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Opinion

January 11, 2017

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Beyond militarism

Beyond militarism

Pakistan’s national security dilemma has an uncanny resemblance to the security dilemma of the Sparta-led Peloponnesian League that was embroiled in a mutually enervating duel with the Greek Empire from 431 to 410 BC.

Right from its inception, Pakistan has been confronted by a Hobson’s choice ie whether to acquiesce to the political blandishments of a bigger neighbour that regarded the partition of the Subcontinent as the vivisection of India or to get locked into a perpetual conflict with India. Quaid-e-Azam Muhammad Ali Jinnah had unequivocally defined his vision of an independent Pakistan in his August 11, 1948 speech in the Constituent Assembly in these words: “You are free; you are free to go to your temples. You are free to go to your mosques or to any other places of worship in this State of Pakistan. You may belong to any religion, caste or creed – that has nothing to do with the business of the state.”

The Quaid’s vision, however, did not get anchored in a flux-like Pakistani polity and a perilous external security environment. The war over Kashmir that began initially as a domestic reaction to gross injustice and violence against the Kashmiri Muslims soon exercised a pull on Pakistan that got involved pell-mell into the raging conflict between oppressive Dogra regime forces and the local freedom fighters. The active involvement of the Indian army and the subsequent response by Pakistan army resulted in a war followed by a UN-brokered ceasefire. The failure of the Indian leadership to honour its commitments on the Kashmir plebiscite and aggressive attempts to choke Pakistan’s economy by blocking the flow of the eastern rivers sounded alarm bells in the minds of Pakistan’s civil and military establishment.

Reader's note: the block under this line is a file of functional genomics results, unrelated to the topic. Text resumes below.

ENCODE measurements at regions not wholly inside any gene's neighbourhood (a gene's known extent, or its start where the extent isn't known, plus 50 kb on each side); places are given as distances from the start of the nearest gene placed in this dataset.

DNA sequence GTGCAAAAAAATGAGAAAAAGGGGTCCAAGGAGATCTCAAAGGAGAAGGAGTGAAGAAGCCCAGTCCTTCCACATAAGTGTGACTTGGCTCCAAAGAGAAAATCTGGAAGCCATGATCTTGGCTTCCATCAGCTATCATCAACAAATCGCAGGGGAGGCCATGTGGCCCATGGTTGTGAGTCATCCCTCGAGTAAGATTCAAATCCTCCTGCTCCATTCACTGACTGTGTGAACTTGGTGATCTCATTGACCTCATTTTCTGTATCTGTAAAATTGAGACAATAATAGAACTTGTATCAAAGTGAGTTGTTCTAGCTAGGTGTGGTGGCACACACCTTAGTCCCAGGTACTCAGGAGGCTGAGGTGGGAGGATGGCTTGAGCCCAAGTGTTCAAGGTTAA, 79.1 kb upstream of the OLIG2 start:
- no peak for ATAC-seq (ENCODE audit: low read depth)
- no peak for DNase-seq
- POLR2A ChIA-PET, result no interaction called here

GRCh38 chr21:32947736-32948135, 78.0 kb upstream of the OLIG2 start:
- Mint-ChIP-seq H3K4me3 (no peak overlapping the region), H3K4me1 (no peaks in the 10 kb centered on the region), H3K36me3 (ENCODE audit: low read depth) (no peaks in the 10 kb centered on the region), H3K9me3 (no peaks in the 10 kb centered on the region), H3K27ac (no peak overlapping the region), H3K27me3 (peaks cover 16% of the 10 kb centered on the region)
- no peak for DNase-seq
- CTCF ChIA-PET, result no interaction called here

Confronted right from its inception by threats to its political as well economic survival, Pakistan’s political leadership took a conscious decision after due cogitation to rely on the US-led Western camp to ward off the clear and present danger to its national survival. It was a classic external balancing act in the parlance of international relations wherein Pakistan sought the protective umbrella of the US with regard to a belligerent neighbour that was out to dismember it through political machinations and economic coercion. The US-Pakistan entente cordiale flourished against the backdrop of the cold war between the two leading world powers ie the US and the Soviet Union. The Soviet Union had also tried to woo Pakistan but its overtures were spurned by the political leadership of the Pakistan.